Laboratory Simulation of an Iron(II)-rich Precambrian Marine Upwelling System to Explore the Growth of Photosynthetic Bacteria

dc.contributor.author Maisch, Markus
dc.contributor.author Wu, Wenfang
dc.contributor.author Kappler, Andreas
dc.contributor.author Swanner, Elizabeth
dc.contributor.department Geological and Atmospheric Sciences
dc.date 2018-11-17T15:42:03.000
dc.date.accessioned 2020-06-30T04:03:12Z
dc.date.available 2020-06-30T04:03:12Z
dc.date.copyright Fri Jan 01 00:00:00 UTC 2016
dc.date.issued 2016-07-01
dc.description.abstract <p>A conventional concept for the deposition of some Precambrian Banded Iron Formations (BIF) proceeds on the assumption that ferrous iron [Fe(II)] upwelling from hydrothermal sources in the Precambrian ocean was oxidized by molecular oxygen [O2] produced by cyanobacteria. The oldest BIFs, deposited prior to the Great Oxidation Event (GOE) at about 2.4 billion years (Gy) ago, could have formed by direct oxidation of Fe(II) by anoxygenic photoferrotrophs under anoxic conditions. As a method for testing the geochemical and mineralogical patterns that develop under different biological scenarios, we designed a 40 cm long vertical flow-through column to simulate an anoxic Fe(II)-rich marine upwelling system representative of an ancient ocean on a lab scale. The cylinder was packed with a porous glass bead matrix to stabilize the geochemical gradients, and liquid samples for iron quantification could be taken throughout the water column. Dissolved oxygen was detected non-invasively via optodes from the outside. Results from biotic experiments that involved upwelling fluxes of Fe(II) from the bottom, a distinct light gradient from top, and cyanobacteria present in the water column, show clear evidence for the formation of Fe(III) mineral precipitates and development of a chemocline between Fe(II) and O2. This column allows us to test hypotheses for the formation of the BIFs by culturing cyanobacteria (and in the future photoferrotrophs) under simulated marine Precambrian conditions. Furthermore we hypothesize that our column concept allows for the simulation of various chemical and physical environments — including shallow marine or lacustrine sediments.</p>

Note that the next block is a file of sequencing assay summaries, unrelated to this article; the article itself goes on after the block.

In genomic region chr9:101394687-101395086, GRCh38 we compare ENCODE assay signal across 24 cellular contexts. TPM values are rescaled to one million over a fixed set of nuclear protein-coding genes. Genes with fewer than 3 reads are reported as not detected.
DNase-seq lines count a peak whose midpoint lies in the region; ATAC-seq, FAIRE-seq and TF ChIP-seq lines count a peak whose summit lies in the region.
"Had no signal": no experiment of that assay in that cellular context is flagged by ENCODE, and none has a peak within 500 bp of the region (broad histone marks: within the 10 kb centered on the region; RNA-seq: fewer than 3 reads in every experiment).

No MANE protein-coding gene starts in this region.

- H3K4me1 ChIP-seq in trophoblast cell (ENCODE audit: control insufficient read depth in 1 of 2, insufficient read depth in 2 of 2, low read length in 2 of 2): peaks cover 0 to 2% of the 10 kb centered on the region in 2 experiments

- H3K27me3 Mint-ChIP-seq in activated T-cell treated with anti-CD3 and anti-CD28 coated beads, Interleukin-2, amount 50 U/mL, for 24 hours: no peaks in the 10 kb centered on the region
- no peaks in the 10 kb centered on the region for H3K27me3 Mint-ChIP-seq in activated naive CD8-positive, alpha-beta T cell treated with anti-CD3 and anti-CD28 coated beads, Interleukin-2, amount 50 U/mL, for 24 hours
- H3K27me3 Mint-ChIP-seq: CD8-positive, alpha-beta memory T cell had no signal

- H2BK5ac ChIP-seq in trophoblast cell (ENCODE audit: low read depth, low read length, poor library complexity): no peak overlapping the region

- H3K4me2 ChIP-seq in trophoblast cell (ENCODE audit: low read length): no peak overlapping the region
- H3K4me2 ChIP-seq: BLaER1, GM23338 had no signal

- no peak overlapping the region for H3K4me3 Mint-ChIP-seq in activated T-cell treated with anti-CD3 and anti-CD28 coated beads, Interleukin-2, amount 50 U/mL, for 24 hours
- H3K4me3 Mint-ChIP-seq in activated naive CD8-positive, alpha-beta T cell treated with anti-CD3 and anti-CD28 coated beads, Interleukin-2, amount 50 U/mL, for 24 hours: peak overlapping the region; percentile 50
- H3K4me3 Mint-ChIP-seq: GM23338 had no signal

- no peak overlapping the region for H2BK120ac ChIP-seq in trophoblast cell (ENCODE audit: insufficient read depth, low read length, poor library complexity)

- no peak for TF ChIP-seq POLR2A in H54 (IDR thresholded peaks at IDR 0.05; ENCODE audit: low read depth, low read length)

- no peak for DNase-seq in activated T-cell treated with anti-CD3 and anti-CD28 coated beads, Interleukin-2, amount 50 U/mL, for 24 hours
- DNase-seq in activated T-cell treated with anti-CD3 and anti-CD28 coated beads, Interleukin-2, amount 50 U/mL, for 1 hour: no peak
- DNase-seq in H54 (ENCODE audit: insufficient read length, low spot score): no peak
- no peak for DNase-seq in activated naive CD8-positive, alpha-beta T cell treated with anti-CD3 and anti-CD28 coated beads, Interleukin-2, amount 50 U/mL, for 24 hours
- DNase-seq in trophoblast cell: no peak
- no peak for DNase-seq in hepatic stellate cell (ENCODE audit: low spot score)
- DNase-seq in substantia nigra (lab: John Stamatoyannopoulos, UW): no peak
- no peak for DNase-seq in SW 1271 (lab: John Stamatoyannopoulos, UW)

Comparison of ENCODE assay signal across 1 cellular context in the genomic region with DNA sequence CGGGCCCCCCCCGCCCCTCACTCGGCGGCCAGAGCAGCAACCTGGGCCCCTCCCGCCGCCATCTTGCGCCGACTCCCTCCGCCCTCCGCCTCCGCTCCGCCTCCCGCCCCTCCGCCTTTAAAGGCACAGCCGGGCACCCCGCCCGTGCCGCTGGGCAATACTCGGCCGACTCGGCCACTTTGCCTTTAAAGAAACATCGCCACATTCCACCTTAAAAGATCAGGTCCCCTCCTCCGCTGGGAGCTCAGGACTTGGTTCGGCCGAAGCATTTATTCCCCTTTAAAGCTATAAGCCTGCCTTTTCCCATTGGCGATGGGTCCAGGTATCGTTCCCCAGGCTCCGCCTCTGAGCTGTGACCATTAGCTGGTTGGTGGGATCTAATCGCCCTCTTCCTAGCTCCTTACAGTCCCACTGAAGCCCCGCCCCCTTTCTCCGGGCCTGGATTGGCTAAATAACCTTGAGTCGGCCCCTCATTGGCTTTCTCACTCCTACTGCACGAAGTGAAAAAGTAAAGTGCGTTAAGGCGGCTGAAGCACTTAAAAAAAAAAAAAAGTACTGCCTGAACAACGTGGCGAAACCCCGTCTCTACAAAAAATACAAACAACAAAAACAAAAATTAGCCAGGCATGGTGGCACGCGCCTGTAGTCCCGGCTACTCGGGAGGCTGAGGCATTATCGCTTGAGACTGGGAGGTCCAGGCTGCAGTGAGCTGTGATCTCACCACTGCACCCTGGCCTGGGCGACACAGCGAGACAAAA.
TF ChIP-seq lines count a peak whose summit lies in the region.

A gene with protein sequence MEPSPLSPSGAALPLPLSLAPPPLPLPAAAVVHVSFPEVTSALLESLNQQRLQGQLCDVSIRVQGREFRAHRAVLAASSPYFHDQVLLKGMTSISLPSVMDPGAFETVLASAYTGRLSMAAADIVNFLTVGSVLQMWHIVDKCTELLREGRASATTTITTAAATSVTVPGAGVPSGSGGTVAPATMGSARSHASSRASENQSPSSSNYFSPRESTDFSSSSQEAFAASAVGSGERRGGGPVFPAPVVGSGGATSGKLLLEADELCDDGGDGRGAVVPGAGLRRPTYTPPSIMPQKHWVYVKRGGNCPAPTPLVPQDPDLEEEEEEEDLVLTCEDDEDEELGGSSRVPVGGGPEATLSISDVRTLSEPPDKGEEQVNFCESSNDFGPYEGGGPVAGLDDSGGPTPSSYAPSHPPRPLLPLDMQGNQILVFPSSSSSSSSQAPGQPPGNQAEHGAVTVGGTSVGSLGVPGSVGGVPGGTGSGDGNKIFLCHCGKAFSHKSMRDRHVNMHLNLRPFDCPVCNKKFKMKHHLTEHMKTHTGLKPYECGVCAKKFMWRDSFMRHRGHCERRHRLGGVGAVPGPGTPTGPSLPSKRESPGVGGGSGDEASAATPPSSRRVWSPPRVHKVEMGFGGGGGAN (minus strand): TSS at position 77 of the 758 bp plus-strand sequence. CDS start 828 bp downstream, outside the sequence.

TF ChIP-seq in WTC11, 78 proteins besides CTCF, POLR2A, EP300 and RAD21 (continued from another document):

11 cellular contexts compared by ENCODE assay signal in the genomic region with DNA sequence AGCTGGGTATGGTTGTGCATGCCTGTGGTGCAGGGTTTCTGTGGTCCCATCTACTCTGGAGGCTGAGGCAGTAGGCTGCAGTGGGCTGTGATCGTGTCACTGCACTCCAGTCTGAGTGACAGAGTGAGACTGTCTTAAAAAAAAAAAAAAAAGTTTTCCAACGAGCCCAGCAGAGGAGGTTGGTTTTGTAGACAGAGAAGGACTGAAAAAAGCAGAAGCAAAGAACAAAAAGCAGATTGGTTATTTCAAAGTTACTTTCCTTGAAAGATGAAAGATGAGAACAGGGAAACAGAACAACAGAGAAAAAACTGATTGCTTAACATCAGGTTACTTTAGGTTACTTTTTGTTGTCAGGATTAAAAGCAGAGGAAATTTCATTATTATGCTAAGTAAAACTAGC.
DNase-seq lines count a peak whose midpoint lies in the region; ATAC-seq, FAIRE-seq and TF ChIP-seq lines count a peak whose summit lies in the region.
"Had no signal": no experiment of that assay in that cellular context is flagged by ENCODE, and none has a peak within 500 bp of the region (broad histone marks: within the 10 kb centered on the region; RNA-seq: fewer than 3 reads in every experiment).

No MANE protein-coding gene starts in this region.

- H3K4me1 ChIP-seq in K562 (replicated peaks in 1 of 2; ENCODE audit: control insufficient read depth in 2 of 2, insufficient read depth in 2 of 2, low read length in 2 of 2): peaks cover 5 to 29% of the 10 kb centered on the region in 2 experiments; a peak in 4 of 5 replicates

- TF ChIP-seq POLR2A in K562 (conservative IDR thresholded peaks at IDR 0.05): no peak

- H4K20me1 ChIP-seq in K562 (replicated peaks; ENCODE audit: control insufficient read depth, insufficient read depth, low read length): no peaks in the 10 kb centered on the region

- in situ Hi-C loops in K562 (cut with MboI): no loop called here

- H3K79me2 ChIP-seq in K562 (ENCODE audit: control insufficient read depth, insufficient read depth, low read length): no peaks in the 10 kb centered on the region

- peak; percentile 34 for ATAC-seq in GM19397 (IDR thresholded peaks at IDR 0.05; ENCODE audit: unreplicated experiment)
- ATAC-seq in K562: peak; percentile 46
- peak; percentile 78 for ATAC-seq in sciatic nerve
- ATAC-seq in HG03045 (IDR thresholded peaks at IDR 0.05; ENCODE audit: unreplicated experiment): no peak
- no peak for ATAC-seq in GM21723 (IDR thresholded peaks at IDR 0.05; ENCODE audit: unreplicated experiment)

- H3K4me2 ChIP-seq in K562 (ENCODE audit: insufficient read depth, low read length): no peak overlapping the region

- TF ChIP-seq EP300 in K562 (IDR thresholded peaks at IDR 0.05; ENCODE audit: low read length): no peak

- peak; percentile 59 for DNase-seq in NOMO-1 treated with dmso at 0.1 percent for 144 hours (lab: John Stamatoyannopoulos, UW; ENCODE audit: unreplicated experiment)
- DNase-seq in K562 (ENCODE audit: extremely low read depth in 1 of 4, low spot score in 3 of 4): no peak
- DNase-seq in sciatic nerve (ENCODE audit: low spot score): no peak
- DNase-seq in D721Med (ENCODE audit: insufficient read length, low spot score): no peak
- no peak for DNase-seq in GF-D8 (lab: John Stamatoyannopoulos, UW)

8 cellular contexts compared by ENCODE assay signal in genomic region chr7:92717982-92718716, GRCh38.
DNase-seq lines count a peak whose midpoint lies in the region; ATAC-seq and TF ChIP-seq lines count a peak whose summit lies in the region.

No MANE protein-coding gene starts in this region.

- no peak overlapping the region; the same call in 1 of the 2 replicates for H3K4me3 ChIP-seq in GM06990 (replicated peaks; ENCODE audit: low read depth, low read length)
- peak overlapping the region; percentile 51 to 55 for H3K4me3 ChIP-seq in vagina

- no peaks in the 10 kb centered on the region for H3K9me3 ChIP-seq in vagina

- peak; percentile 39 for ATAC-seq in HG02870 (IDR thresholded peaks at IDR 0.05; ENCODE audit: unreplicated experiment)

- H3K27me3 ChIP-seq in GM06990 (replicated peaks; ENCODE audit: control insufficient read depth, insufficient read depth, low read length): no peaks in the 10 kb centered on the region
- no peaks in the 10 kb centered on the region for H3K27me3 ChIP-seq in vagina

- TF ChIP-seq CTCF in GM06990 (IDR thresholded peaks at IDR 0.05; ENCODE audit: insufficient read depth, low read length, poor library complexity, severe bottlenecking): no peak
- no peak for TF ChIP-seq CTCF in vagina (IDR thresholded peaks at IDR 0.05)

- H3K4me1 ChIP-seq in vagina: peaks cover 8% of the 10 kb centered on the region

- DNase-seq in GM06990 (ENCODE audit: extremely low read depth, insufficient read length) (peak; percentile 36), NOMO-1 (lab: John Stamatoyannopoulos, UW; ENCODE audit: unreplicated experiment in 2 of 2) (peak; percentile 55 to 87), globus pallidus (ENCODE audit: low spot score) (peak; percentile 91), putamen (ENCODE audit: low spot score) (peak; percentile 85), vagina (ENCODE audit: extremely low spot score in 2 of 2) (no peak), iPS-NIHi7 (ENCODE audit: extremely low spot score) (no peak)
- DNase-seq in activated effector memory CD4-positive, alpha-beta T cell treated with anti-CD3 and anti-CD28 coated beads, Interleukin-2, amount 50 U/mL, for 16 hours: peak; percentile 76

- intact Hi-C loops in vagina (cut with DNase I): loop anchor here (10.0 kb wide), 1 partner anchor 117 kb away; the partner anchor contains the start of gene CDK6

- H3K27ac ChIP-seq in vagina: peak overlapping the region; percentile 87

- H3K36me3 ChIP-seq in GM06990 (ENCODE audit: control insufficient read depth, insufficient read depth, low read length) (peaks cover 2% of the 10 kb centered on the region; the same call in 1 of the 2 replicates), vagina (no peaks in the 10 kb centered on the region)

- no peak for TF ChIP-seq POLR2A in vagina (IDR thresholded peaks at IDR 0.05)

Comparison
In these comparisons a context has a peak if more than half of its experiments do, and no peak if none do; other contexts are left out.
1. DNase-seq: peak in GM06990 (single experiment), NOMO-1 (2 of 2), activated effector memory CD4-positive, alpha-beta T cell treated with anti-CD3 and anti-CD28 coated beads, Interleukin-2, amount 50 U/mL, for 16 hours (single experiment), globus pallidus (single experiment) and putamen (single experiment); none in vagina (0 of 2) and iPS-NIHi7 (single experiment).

dc.description.comments <p>This article is from <em>J. Vis. Exp.</em> (113), e54251, doi:<a href="http://dx.doi.org/10.3791/54251" target="_blank">10.3791/54251</a> (2016). Posted with permission.</p>
dc.format.mimetype application/pdf
dc.identifier archive/lib.dr.iastate.edu/ge_at_pubs/121/
dc.identifier.articleid 1119
dc.identifier.contextkey 9257776
dc.identifier.s3bucket isulib-bepress-aws-west
dc.identifier.submissionpath ge_at_pubs/121
dc.identifier.uri https://dr.lib.iastate.edu/handle/20.500.12876/38050
dc.language.iso en
dc.source.bitstream archive/lib.dr.iastate.edu/ge_at_pubs/121/2016_Maisch_LaboratorySimulation.pdf|||Fri Jan 14 19:12:48 UTC 2022
dc.source.uri 10.3791/54251
dc.subject.disciplines Biogeochemistry
dc.subject.keywords Environmental Sciences
dc.subject.keywords Issue 113
dc.subject.keywords Geomicrobiology
dc.subject.keywords Water column
dc.subject.keywords Fe(II) oxidation
dc.subject.keywords Photosynthesis
dc.subject.keywords Archean ocean
dc.subject.keywords Cyanobacteria
dc.subject.keywords Great Oxidation Event
dc.subject.keywords Banded Iron Formation
dc.title Laboratory Simulation of an Iron(II)-rich Precambrian Marine Upwelling System to Explore the Growth of Photosynthetic Bacteria
dc.type article
dc.type.genre article
dspace.entity.type Publication
relation.isAuthorOfPublication c3c07eb9-b790-40d2-b118-6e30a2c30900
relation.isOrgUnitOfPublication 29272786-4c4a-4d63-98d6-e7b6d6730c45
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